The Campanian quartz ‘claystone’ conundrum of the African Transform Margin
Allen Brown, Scott Birkhead, David McLean, Philip Towle, Howard White, Yafei Wu, 2017. "The Campanian quartz ‘claystone’ conundrum of the African Transform Margin", Petroleum Geoscience of the West Africa Margin, T. Sabato Ceraldi, R. A. Hodgkinson, G. Backe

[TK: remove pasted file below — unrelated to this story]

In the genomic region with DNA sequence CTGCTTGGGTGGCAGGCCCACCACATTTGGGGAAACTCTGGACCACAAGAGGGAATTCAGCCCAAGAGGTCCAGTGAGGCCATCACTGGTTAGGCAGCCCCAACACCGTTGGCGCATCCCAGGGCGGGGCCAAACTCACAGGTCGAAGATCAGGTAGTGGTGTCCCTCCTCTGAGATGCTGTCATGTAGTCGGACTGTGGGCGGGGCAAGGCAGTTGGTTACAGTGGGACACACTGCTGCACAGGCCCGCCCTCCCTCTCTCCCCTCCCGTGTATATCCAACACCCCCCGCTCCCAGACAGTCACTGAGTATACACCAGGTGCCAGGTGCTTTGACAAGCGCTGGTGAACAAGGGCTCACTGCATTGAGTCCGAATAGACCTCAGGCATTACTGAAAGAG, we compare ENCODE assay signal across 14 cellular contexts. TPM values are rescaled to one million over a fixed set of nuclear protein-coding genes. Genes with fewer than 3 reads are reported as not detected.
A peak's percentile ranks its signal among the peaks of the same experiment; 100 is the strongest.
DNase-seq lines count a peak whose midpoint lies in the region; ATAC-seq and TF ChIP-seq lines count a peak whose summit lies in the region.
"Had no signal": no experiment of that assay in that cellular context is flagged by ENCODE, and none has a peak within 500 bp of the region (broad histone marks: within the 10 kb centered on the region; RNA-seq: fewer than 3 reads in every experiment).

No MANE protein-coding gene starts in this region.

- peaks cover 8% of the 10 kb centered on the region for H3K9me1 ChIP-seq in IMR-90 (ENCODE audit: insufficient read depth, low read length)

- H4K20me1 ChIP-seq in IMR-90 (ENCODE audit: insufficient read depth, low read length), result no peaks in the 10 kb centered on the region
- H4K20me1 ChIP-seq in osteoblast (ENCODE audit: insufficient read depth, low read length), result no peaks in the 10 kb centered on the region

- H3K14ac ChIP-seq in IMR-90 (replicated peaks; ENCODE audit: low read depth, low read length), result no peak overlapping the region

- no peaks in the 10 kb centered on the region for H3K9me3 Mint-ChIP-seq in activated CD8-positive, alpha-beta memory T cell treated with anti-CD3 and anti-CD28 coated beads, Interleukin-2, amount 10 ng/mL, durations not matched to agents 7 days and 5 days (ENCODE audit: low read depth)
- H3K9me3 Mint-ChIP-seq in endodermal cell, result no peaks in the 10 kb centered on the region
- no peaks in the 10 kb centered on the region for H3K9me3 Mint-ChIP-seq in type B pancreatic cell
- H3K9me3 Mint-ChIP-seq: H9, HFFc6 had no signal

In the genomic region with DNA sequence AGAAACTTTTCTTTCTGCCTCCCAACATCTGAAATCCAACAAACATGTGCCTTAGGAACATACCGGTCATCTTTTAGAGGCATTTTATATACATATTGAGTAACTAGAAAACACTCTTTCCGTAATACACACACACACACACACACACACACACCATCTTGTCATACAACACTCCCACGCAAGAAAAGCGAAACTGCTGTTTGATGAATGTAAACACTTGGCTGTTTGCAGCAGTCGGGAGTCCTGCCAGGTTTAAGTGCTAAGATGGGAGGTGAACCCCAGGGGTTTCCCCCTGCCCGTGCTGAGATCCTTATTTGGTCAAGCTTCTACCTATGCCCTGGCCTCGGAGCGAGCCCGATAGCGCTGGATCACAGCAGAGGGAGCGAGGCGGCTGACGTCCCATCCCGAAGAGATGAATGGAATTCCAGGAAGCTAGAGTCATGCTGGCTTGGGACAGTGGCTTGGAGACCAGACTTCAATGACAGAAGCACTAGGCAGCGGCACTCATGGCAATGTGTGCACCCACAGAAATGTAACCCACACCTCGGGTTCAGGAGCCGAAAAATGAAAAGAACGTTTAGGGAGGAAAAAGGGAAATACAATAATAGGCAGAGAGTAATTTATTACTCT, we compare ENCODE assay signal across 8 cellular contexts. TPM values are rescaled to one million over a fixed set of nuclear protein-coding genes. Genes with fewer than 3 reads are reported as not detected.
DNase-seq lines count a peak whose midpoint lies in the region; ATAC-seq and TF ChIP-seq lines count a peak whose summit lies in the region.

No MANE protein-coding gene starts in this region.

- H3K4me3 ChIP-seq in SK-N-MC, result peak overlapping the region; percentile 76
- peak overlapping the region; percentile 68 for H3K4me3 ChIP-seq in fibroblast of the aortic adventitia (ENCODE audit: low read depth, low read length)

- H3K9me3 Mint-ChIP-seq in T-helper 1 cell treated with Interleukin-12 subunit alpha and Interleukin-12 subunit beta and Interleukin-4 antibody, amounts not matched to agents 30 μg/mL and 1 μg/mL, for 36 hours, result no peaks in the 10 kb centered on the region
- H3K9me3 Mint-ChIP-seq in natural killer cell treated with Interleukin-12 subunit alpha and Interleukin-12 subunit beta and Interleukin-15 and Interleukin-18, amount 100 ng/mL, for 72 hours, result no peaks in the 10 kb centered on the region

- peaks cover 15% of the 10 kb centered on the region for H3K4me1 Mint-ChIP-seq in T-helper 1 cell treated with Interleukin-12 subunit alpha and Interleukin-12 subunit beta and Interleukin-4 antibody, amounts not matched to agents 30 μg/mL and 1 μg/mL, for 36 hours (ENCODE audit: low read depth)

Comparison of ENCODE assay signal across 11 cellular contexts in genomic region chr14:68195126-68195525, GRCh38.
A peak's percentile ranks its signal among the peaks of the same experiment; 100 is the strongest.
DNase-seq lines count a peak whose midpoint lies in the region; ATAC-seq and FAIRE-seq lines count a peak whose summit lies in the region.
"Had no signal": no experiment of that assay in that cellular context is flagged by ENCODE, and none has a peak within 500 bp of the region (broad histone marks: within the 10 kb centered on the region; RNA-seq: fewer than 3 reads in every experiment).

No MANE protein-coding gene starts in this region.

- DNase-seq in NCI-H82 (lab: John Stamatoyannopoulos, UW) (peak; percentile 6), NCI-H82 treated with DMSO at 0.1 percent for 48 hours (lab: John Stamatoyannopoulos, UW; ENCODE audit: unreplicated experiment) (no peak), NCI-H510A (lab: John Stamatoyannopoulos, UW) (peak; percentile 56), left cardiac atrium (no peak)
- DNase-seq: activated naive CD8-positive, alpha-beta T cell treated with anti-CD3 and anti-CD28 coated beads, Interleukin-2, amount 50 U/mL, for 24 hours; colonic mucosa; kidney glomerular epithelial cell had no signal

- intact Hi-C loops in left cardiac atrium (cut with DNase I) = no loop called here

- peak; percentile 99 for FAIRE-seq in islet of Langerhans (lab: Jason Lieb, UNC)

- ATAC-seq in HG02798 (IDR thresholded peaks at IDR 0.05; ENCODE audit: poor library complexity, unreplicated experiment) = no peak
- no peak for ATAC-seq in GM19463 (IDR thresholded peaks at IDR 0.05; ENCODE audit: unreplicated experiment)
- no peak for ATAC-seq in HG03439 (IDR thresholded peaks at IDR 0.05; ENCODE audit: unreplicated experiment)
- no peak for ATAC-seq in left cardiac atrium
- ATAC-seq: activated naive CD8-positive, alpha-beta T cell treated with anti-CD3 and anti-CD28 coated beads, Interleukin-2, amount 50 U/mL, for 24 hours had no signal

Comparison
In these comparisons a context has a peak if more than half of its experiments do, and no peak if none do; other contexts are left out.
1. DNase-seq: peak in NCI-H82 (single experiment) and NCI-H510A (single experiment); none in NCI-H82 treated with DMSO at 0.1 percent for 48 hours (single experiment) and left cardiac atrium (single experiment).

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An unusual deep-water lithofacies has been penetrated by numerous wells along the equatorial margin of West Africa by Anadarko Petroleum and other operators. An exploration well drilled in 2009 was initially thought to contain very thick, high-quality sands in the Lower Campanian section. Wireline log interpretations calculated the section to be a quartz-rich reservoir rock with 67–83% quartz based on X-ray diffraction analysis and effective porosity values as high as 25%. This petrophysical analysis appeared to differ from the well site geological description of 200 m of ‘claystone’. The conflict between field observations and the interpreted wireline data led to the re-evaluation of earlier wells and interest in gathering data from this unusual lithofacies from subsequent wells. Field observations (from wellsite geologists) derived from this Lower Campanian section have been consistent in describing this lithofacies as ‘claystone’. Sidewall cores from several of the deep-water wells that penetrated this lithofacies were also consistently described as claystones. These descriptions were from visual inspection and conclusions from laboratory analysis utilizing scanning electron microscopy, X-ray diffraction analysis, laser particle size analysis and thin section point counts as evaluation tools. The sidewall cores typically contain >90% silt- and clay-sized particles with extremely low measured permeability as a result of highly reduced pore throat diameters. With the presence of such small grain sizes, these samples have high measured seal capacities. It is important to recognize that this unusual lithofacies exists and can easily be mistaken for a high-quality, quartz-rich sand when, in fact, it is a very low permeability ‘claystone’ with a high percentage of quartz. Wireline data over this lithofacies alone can be very misleading and rock samples must be analysed to validate or invalidate the log interpretations. Misidentifying this lithofacies as an exploration target could have obvious financial ramifications. The challenge of this regional study was to formulate a model that could explain the presence of this deep-water lithofacies over an extensive area encompassing several basins with different sediment source provenances. Based on well sample analysis, palaeoclimatic research and the use of modern day analogue examples, the deposition of aeolian-derived clay-sized quartz particles is proposed as the most likely source of this lithofacies.